In the morning to my office, where, after I had drank my morning draft at Will’s with Ethell and Mr. Stevens, I went and told part of the excise money till twelve o’clock, and then called on my wife and took her to Mr. Pierces, she in the way being exceedingly troubled with a pair of new pattens, and I vexed to go so slow, it being late. There when we came we found Mrs. Carrick very fine, and one Mr. Lucy, who called one another husband and wife, and after dinner a great deal of mad stir. There was pulling off Mrs. bride’s and Mr. bridegroom’s ribbons;1 with a great deal of fooling among them that I and my wife did not like. Mr. Lucy and several other gentlemen coming in after dinner, swearing and singing as if they were mad, only he singing very handsomely. There came in afterwards Mr. Southerne, clerk to Mr. Blackburne, and with him Lambert, lieutenant of my Lord’s ship, and brought with them the declaration that came out to-day from the Parliament, wherein they declare for law and gospel, and for tythes; but I do not find people apt to believe them.
After this taking leave I went to my father’s, and my wife staying there, he and I went to speak with Mr. Crumlum (in the meantime, while it was five o’clock, he being in the school, we went to my cozen Tom Pepys’ shop, the turner in Paul’s Churchyard, and drank with him a pot of ale); he gave my father directions what to do about getting my brother an exhibition, and spoke very well of my brother.
Thence back with my father home, where he and I spoke privately in the little room to my sister Pall about stealing of things as my wife’s scissars and my maid’s book, at which my father was much troubled.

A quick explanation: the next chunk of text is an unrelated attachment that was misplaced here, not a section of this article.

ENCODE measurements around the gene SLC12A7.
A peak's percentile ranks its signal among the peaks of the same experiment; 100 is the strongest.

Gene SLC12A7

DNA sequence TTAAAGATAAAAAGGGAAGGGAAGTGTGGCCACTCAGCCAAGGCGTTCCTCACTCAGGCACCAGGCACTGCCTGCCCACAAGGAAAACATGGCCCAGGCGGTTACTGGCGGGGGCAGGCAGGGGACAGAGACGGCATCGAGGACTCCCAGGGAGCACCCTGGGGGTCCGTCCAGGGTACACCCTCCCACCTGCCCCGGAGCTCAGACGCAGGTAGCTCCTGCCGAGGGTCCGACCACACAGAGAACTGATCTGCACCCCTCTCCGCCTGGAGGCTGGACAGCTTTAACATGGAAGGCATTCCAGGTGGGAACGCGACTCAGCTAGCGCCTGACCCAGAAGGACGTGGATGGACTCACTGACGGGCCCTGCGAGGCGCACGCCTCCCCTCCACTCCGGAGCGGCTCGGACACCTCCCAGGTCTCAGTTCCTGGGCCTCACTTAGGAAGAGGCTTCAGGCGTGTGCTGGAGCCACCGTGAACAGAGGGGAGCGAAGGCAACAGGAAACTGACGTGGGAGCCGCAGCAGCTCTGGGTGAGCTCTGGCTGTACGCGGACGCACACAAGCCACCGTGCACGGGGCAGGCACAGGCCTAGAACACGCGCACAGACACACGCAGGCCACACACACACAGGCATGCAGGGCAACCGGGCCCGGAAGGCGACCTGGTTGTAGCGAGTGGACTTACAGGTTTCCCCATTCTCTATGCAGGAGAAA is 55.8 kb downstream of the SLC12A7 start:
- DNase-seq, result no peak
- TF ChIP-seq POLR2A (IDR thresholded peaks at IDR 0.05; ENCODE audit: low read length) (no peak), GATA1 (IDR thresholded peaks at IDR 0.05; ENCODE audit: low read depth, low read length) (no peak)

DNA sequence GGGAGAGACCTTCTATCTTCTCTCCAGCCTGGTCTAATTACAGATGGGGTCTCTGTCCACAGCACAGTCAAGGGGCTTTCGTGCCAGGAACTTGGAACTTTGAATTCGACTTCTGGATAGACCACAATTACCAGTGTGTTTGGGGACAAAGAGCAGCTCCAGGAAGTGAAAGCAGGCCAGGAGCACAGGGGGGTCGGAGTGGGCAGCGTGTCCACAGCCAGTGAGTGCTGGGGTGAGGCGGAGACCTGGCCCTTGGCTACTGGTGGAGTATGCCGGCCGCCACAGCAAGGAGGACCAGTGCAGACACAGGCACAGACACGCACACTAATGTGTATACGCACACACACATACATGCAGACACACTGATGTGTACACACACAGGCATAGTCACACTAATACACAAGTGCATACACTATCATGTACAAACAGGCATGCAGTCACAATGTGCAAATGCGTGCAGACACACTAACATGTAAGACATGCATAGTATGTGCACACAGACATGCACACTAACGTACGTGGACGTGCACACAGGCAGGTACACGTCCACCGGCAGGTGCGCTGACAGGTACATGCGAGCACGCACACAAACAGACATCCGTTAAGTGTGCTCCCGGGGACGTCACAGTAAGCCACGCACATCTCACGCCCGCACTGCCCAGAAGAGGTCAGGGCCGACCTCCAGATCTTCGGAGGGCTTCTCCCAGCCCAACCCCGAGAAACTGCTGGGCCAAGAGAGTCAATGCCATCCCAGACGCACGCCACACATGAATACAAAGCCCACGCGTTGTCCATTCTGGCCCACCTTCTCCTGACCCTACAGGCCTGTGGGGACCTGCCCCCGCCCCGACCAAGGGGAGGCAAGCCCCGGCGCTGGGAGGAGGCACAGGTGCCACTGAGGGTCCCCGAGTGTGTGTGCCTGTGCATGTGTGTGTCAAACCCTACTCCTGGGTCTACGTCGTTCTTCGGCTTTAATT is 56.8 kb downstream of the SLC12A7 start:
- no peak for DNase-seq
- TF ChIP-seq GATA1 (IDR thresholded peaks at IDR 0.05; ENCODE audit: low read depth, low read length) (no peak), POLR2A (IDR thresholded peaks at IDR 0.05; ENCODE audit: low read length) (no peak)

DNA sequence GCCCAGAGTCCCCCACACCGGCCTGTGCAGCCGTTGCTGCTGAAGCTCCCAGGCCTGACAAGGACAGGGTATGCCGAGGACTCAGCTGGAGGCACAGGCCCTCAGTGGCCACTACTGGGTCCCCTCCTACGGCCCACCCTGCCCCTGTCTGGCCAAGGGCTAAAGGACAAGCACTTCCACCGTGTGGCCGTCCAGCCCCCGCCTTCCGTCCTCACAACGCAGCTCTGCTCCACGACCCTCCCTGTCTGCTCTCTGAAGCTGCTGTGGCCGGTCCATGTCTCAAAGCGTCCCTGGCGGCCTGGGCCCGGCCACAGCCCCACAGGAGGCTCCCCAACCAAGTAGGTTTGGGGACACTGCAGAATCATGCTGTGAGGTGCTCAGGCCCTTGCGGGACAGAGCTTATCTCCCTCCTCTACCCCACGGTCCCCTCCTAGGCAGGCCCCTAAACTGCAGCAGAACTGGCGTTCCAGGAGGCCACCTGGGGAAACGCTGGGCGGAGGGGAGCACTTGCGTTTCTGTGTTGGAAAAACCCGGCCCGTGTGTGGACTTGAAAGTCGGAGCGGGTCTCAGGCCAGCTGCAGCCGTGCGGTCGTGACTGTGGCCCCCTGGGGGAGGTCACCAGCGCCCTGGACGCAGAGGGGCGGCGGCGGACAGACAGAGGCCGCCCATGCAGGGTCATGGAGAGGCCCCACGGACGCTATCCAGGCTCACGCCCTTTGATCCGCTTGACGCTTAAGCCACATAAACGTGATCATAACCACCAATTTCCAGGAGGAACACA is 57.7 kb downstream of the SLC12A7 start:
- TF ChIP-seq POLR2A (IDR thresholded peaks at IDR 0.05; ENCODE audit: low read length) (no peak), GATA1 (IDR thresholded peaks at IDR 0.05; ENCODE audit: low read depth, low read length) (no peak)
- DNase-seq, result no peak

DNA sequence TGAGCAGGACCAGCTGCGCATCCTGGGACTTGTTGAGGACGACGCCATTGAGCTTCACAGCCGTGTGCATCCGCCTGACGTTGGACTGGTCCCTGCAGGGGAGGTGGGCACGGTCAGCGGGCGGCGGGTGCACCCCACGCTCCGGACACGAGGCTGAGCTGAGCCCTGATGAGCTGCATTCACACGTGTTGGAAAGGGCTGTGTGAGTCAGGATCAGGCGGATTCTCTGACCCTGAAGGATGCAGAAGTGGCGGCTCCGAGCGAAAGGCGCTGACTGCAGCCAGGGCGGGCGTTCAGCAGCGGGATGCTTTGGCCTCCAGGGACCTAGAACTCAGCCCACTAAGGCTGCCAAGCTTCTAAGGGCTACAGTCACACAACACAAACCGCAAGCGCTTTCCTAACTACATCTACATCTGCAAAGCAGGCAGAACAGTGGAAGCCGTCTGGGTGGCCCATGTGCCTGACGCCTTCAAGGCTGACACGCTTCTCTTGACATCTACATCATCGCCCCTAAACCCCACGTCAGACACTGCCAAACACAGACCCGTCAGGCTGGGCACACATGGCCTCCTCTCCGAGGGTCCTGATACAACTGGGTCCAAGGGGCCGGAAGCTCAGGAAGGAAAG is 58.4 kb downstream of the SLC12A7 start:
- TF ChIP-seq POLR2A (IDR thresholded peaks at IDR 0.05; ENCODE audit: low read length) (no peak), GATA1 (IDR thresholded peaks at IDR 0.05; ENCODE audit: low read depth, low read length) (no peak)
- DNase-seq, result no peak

This day the Parliament gave order that the late Committee of Safety should come before them this day se’nnight, and all their papers, and their model of Government that they had made, to be brought in with them. So home and talked with my wife about our dinner on Thursday.
The scramble for ribbons, here mentioned by Pepys in connection with weddings (see also January 26th, 1660-61, and February 8th, 1662-3), doubtless formed part of the ceremony of undressing the bridegroom, which, as the age became more refined, fell into disuse. All the old plays are silent on the custom; the earliest notice of which occurs in the old ballad of the wedding of Arthur O’Bradley, printed in the Appendix to “Robin Hood,” 1795, where we read —
Then got they his points and his garters,
And cut them in pieces like martyrs;
And then they all did play
For the honour of Arthur O’Bradley.
Sir Winston Churchill also observes (“Divi Britannici,” p. 340) that James I. was no more troubled at his querulous countrymen robbing him than a bridegroom at the losing of his points and garters. Lady Fanshawe, in her “Memoirs,” says, that at the nuptials of Charles II. and the Infanta, “the Bishop of London declared them married in the name of the Father, the Son, and the Holy Ghost; and then they caused the ribbons her Majesty wore to be cut in little pieces; and as far as they would go, every one had some.” The practice still survives in the form of wedding favours.
A similar custom is still of every day’s occurrence at Dieppe. Upon the morrow after their marriage, the bride and bridegroom perambulate the streets, followed by a numerous cortege, the guests at the wedding festival, two and two; each individual wearing two bits of narrow ribbon, about two inches in length, of different colours, which are pinned crossways upon the breast. These morsels of ribbons originally formed the garters of the bride and bridegroom, which had been divided amidst boisterous mirth among the assembled company, the moment the happy pair had been formally installed in the bridal bed. — Ex. inf. Mr. William Hughes, Belvedere, Jersey. — B. ↩